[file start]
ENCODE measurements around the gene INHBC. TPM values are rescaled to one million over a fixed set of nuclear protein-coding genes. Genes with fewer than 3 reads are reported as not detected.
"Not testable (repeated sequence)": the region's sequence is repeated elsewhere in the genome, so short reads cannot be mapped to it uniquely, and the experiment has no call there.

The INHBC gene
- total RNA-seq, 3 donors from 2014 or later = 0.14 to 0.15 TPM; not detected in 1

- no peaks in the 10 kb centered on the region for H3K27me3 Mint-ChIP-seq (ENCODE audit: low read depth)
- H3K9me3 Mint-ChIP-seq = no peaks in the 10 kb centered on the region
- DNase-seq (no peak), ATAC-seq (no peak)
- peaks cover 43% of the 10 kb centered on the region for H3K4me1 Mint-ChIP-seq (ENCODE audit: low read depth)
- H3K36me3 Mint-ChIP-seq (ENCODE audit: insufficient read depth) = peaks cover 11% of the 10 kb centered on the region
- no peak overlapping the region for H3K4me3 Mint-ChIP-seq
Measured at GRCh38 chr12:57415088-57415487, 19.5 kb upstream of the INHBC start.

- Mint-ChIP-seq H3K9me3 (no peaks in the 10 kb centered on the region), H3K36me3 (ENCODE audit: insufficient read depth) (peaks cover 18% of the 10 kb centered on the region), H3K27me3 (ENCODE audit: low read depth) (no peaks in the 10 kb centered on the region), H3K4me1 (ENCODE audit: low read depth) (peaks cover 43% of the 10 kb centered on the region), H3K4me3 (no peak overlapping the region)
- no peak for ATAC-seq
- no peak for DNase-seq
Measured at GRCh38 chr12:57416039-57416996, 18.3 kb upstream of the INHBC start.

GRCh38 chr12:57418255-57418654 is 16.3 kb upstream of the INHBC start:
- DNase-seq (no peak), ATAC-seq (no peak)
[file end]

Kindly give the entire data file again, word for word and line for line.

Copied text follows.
ENCODE measurements around the gene INHBC. TPM values are rescaled to one million over a fixed set of nuclear protein-coding genes. Genes with fewer than 3 reads are reported as not detected.
"Not testable (repeated sequence)": the region's sequence is repeated elsewhere in the genome, so short reads cannot be mapped to it uniquely, and the experiment has no call there.

The INHBC gene
- total RNA-seq, 3 donors from 2014 or later = 0.14 to 0.15 TPM; not detected in 1

- no peaks in the 10 kb centered on the region for H3K27me3 Mint-ChIP-seq (ENCODE audit: low read depth)
- H3K9me3 Mint-ChIP-seq = no peaks in the 10 kb centered on the region
- DNase-seq (no peak), ATAC-seq (no peak)
- peaks cover 43% of the 10 kb centered on the region for H3K4me1 Mint-ChIP-seq (ENCODE audit: low read depth)
- H3K36me3 Mint-ChIP-seq (ENCODE audit: insufficient read depth) = peaks cover 11% of the 10 kb centered on the region
- no peak overlapping the region for H3K4me3 Mint-ChIP-seq
Measured at GRCh38 chr12:57415088-57415487, 19.5 kb upstream of the INHBC start.

- Mint-ChIP-seq H3K9me3 (no peaks in the 10 kb centered on the region), H3K36me3 (ENCODE audit: insufficient read depth) (peaks cover 18% of the 10 kb centered on the region), H3K27me3 (ENCODE audit: low read depth) (no peaks in the 10 kb centered on the region), H3K4me1 (ENCODE audit: low read depth) (peaks cover 43% of the 10 kb centered on the region), H3K4me3 (no peak overlapping the region)
- no peak for ATAC-seq
- no peak for DNase-seq
Measured at GRCh38 chr12:57416039-57416996, 18.3 kb upstream of the INHBC start.

GRCh38 chr12:57418255-57418654 is 16.3 kb upstream of the INHBC start:
- DNase-seq (no peak), ATAC-seq (no peak)